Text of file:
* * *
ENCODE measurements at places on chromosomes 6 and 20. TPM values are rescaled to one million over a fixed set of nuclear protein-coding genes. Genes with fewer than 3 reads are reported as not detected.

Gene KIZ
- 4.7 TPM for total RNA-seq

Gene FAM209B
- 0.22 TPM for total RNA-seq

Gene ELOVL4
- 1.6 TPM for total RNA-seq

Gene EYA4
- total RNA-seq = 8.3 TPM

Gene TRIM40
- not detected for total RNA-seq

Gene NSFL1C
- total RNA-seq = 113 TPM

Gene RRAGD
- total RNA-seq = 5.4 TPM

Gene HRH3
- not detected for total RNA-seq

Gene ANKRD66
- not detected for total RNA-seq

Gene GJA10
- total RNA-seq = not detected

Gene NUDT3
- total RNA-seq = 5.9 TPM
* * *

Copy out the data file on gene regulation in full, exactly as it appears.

ENCODE measurements at places on chromosomes 6 and 20. TPM values are rescaled to one million over a fixed set of nuclear protein-coding genes. Genes with fewer than 3 reads are reported as not detected.

Gene KIZ
- 4.7 TPM for total RNA-seq

Gene FAM209B
- 0.22 TPM for total RNA-seq

Gene ELOVL4
- 1.6 TPM for total RNA-seq

Gene EYA4
- total RNA-seq = 8.3 TPM

Gene TRIM40
- not detected for total RNA-seq

Gene NSFL1C
- total RNA-seq = 113 TPM

Gene RRAGD
- total RNA-seq = 5.4 TPM

Gene HRH3
- not detected for total RNA-seq

Gene ANKRD66
- not detected for total RNA-seq

Gene GJA10
- total RNA-seq = not detected

Gene NUDT3
- total RNA-seq = 5.9 TPM